Three Essays in Contest Theory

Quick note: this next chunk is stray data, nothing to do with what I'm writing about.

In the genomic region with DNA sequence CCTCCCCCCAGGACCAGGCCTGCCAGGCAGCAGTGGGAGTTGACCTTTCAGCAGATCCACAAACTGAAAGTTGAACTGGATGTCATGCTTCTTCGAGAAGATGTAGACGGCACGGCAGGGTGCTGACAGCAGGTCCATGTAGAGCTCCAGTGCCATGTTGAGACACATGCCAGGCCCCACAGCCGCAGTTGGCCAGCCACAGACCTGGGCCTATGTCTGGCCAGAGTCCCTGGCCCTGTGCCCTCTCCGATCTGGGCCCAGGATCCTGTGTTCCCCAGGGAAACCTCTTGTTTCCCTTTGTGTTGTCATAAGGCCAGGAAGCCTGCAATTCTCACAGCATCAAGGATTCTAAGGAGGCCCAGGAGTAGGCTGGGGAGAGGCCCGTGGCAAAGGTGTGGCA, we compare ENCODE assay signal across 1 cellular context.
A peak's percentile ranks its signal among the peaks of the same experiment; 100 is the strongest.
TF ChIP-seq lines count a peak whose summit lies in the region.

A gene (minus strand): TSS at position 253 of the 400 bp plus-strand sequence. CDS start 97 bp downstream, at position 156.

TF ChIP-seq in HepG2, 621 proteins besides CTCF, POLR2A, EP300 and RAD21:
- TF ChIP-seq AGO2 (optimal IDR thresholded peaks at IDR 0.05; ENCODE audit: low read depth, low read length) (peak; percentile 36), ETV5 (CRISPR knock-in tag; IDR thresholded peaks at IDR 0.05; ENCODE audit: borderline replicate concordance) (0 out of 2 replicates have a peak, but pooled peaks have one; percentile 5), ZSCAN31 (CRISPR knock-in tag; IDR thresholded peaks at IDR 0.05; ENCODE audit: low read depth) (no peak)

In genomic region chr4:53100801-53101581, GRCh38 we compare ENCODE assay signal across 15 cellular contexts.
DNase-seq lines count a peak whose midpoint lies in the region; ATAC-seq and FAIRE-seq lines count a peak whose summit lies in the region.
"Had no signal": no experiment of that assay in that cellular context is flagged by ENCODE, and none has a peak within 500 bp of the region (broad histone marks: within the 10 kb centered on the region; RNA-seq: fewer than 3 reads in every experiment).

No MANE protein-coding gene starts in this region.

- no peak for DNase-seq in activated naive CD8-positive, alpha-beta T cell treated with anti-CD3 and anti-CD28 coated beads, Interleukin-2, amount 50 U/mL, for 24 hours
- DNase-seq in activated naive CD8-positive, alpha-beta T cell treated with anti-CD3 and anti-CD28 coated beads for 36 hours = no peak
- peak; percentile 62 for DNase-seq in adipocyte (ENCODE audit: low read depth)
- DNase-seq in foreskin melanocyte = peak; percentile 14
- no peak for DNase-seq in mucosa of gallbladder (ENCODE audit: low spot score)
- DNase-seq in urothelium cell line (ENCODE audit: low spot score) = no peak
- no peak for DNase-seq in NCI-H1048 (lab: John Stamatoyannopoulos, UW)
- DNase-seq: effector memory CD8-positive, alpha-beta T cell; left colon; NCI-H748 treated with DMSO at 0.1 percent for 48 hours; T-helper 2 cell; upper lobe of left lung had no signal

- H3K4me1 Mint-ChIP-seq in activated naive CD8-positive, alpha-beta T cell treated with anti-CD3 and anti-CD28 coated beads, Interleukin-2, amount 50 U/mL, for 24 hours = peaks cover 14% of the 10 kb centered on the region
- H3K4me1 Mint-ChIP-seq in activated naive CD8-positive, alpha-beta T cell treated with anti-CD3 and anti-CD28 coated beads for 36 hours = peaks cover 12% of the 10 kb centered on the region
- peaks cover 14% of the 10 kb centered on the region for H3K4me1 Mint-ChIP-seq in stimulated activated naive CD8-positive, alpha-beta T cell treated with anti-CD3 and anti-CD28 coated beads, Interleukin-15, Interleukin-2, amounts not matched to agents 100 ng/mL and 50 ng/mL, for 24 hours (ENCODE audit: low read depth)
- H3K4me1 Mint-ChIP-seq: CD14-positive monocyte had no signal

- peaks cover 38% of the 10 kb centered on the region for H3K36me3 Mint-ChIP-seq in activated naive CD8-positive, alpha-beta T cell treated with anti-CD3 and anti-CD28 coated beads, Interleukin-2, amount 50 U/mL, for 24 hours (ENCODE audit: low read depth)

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  Three Essays in Contest Theory Jean-Fran¸cois MercierDepartment of EconomicsMcGill University, Montr´ealAugust 2016A thesis submitted to McGill Universityin partial fulfillment of the requirements of the degree of Doctor of Philosophyc  Jean-Fran¸cois Mercier 2016  Acknowledgements There are many people I wish to thank. Over the past six years, I have met many great persons who either in a direct or in an indirect way, helped me shape this thesis. I have learned a great deal from them and I wish to express my most heartfelt gratitude. First and foremost, I wish to thank my supervisor, Licun Xue, for offeringme constant advice and support since the beginning. Licun helped me and cheered me up when times were hard, when I thought I would not be able to go through it. This means a lot to me and I will be forever grateful. I want to thank Rohan Dutta and Ngo Van Long for spending time discussingmy research with me and for supporting me throughout my job market year. I also thank Vikram Manjunath who helped me a great deal at an earlier stage of my research. Friends and colleagues played a big role during my years as a PhD student. From helping each other out when studying for our many exams, to reviewing our research papers, we helped each other in all sorts of ways and I amglad we had each other’s back when we needed it. I thank Irakli Japaridzeand Nagham Sayour for being part of my favorite reference group. I alsowish to thank Md. Nazmul Ahsan, Guillaume Lord, Marco Serena,  ´ AlexV´azquez-Sedano, Lei Xu, Douglas Barthold, Chinmay Sharma and Vinh Nguyen.i  I am particularly thankful to Ksenia Kordonsky for sharing my life duringthe earlier part of my PhD. Ksenia has been supportive, caring and loving and I thank her for putting up with my mood swings and for being there for me at the most difficult part of my life. I thank the McGill economics department and its faculty members suchas Hassan Benchekroun, John Galbraith, Jian Li, Fabian Lange, TheodorePapageorgiou, Francisco Alvarez-Cuadrado, Markus Poschke, ChristopherGreen, Chris Ragan, Paul Dickinson, Daniel Barczyk and Maxim Sinitsyn.Outside of McGill, I thank Catherine Gendron-Saulnier, Emre Ergeman,Sebastian Panth¨ofer, Luis Corch´on, Deniz Dizdar, Philipp Denter, Ching-Jen Sun, Peter von Allmen, Derek Lougee, Peter Eccles, Diego Moreno and Takashi Kunimoto. Et finalement, je souhaite remercier, du fond du coeur, ma soeur Julie Mercier, ma m`ere Reine Samson et mon p`ere Denis Mercier. Je me suis toujours consid´er´e chanceux d’avoir grandi en ayant comme mod`eles ma grande soeur et mes parents. J’ai eu la chance d’ˆetre support´e et encourag´e `a toutes les´etapes de ma vie. Les derni`eres ann´ees ont ´et´e particuli`erement difficiles et stressantes mais j’ai toujours eu ma famille `a mes cˆot´es.ii  Abstract In the first chapter, I analyze a model of rent-seeking contest where groups compete non-cooperatively for a group-specific public good. Individuals have private information about how much they value the public good and face afree-riding problem in choosing effort levels. The probability that a group wins depends on the aggregate effort of its members relative to the aggregateeffort of all contestants. For tractability, I restrict effort choices to be binary. I show that, in equilibrium, all contestants can exert positive effort ex post,despite the presence of free-riding incentives. This is in contrast to earlier results for contests with perfect information whereby only one contestant in a group exerts effort. I use simulation to show that when moving a playerfrom a group to a group of equal or greater size, average expected effort in equilibrium decreases. Moreover, Olson’s paradox, which asserts that groups of large size are less effective at winning a contest than small groups, mayor may not hold. Olson’s paradox can hold even though the good is purely public within the winning group. Members of the larger group expect other members to draw large valuations, which explains acute free-riding. In the second chapter, I take the perspective of a contest designer who derivesprofits from aggregate effort exerted by the contestants. I develop a revelationmechanism that enables the contest designer to select a subset of contestantsfrom a pool of candidates in a way that maximizes her profits, even though sheis uninformed about the candidates’ valuations for the contest prize. I prove iii
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